I can’t recall ever seeing a restriction on the number of receptacles that can be supplied downstream of a GFCI receptacle or blank face device, so I reviewed the listed instructions included with the P&S, Leviton, Cooper and some generic brand that I stock for my cheapskate Craigslist customers. They make no reference to such a restriction, so let good wiring practice be your guide here. As noted, excessively long runs can lead to nuisance tripping. I personally feel it’s generally not a good idea to feed receptacles in a different room or common areas downstream from a GFCI receptacle in another room, as it can become chaotic locating the GFCI to reset it if it trips.Wow! Never knew this was such a heated topic! This question was for my adolescent health treatment facility. My boss was wanting to have all receptacles in the sleeping areas GFCI protected. I told him the cheapest way would be to install a GFCI receptacle at the beginning of the circuit, thus protecting the outlets after it. Some circuits, according to the prints, serve multiple rooms and hallway receptcales.
That's what drove my question. I knew the 80% load limiting, and the rooms only have clock radios so overloading is not an issue.
Installing GFCI breakers for the circuits would have cost over $7K.
I don't understand your logic. How do you calculate an unknown load?of course there rated for 15 or 20 amps.. I never said there not....Im just anwsering the question on calculating loads for a recepticle....1.5x12=18...but you should always caluculate at least 1 device to be 1.9 to be safe for a continous load. Im not saying each device is rated 1.5 amps....im saying it should be calculated 1.5amps when calculating a circuit
I don't understand your logic. How do you calculate an unknown load?
Suppose you have a GFI in your garage that feeds 4 outside receps. What is the load on those outside receps? String trmmer? Landscape lighting? Holiday decorations? I've seen outside receps that look like they've never been used. How do you calculate that?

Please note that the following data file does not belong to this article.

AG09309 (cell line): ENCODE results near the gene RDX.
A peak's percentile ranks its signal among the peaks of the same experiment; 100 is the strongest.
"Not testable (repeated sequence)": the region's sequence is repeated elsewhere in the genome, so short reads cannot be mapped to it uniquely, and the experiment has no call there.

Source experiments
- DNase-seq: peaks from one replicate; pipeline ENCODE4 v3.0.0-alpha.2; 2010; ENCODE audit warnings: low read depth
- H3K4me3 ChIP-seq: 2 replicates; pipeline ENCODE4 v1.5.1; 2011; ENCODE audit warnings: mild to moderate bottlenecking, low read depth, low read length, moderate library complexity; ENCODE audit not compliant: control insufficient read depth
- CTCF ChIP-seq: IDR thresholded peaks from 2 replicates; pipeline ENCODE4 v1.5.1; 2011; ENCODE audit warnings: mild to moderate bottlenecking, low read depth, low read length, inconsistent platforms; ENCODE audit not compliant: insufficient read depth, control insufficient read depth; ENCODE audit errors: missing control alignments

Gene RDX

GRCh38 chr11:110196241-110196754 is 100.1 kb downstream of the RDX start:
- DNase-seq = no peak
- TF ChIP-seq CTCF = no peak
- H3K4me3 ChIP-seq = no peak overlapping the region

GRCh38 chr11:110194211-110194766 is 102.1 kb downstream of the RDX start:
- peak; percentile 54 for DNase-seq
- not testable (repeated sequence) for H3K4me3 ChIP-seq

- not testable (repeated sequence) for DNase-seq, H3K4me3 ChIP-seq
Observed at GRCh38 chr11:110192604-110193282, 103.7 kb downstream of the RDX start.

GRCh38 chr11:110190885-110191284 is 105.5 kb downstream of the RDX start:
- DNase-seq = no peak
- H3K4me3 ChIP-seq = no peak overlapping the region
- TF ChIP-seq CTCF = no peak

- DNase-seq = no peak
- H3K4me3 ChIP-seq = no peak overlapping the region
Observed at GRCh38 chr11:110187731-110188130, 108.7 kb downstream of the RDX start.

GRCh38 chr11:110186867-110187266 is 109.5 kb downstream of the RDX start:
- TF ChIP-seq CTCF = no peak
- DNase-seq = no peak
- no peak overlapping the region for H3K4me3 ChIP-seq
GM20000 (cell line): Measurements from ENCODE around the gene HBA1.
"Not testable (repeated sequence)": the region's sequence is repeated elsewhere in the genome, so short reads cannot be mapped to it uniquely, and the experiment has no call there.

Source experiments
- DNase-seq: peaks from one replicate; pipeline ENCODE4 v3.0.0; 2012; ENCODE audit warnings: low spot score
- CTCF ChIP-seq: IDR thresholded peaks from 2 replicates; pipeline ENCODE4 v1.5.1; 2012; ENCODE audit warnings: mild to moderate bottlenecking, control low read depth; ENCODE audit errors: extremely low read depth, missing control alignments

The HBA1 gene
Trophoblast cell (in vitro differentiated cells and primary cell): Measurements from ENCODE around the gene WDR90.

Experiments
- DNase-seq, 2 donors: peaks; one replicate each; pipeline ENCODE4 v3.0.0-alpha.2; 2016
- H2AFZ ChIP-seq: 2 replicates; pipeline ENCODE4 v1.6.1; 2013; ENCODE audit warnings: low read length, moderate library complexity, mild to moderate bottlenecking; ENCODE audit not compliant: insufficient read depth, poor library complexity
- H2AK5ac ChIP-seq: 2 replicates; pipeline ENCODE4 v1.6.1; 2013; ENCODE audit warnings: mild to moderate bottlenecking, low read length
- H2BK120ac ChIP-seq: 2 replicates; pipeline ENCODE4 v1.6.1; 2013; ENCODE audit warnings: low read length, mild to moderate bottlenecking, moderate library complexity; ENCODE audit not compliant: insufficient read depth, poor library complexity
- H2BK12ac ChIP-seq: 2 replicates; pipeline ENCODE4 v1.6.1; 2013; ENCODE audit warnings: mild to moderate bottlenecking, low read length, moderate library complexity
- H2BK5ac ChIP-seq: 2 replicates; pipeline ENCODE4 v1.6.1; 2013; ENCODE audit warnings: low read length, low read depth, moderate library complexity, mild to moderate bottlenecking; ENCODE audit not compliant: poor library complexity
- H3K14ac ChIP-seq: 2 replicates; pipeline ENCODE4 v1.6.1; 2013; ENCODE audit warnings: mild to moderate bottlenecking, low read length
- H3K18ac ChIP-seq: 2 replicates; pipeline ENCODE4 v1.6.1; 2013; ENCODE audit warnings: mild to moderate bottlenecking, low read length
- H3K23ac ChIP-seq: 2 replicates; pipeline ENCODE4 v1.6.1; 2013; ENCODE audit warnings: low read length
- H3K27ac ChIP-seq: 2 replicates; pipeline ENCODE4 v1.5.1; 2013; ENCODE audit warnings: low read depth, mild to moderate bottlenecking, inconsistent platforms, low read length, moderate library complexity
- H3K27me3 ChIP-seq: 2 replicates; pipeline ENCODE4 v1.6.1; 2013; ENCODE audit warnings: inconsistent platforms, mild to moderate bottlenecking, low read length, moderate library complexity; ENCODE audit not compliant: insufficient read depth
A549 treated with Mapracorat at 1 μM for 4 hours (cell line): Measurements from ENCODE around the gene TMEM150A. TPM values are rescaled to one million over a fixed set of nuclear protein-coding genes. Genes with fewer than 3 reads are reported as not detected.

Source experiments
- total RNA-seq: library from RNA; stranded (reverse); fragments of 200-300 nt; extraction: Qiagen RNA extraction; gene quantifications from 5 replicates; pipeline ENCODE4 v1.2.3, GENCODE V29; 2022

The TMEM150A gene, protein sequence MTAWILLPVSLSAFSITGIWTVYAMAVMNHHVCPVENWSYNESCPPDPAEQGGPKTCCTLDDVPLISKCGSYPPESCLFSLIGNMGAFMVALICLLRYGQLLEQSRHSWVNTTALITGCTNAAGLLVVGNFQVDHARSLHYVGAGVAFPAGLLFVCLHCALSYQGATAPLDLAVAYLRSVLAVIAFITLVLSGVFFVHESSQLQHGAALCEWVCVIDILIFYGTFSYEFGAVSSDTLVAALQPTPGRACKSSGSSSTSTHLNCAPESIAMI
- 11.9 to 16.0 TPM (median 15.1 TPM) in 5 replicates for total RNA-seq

Put the same GFI in a kitchen, and install 2 downstream receps. Now you've got a coffee maker, toaster and micro going all at once.
You could certainly apply those restrictions to your residential installations if you wanted, but those aren't NEC requirements.On page 112 of the 2008 code, 220.14 says - other loads---ALL occupancies.
180va (watts) per duplex/triplex or individual single outlet
180 watts/120 volts= 1.5 amps
1.5 amps x 8 recepts = 12 amps max on a 15 amp circuit. This what I am getting at along with man..
Even if outside receptacles cant be counted like 480 said, you still have to account for other recepts on the same circuit.
The code does say max 10 recepts on a 15 amp breaker and 13 on a 20 amp in 220.4 but does not say how many GFCI's.
Next time you open a GFCI box, look to see how many "protected BY" stickers are in there. P & S has 7 stickers. They put the quantity in there for a reason, 1 gfci receptacle and 7 non-gfci receptacles stickers...adding up to 8 receptacles on a gfci.
Why would someone want 40 recepts on a GFCI anyway.
Health care facilities are considered exceptions in 220 and 517 of the code gfci are not always used. Read carefully and save yourself money.
I have really enjoyed this discussion on GFCI's. I like to hear others input and hope others are as open minded as I am.
this is how its done...its by the square foot, theres a minimum amount of general branch circuitsFor resi, the allowance for general-purpose branch circuit receptacle loads has already been made through the general lighting load calcs done for the service and feeder calcs.
so, if you had a customer in a home that wanted a new receptacle added in an upstairs bedroom, and the panel is in the basement, and the existing circuit has let's say 10 receptacles and a couple of lights on it but nothing much being plugged into these outlets, are you going to add a new circuit for this? If so then great as long as you have no problem selling this to the homeowner, but I would never even try to do this. I would simply tap off of the existing, as I can sleep knowing that I did the job correctly and didn't overkill it and rip off the HO.The code allows you to load a circuit to 80% of its overcurrent rating and each receptical is counted as 180 Watts' so 15A X 120V = 1800 Watts/.8= 1440 Watts=180= 8 recepticals
20A X 120V = 2400 Watts X .8 = 1920/180 =10.6
Remember these are the minimum requirements I have always use 75% instead of 80.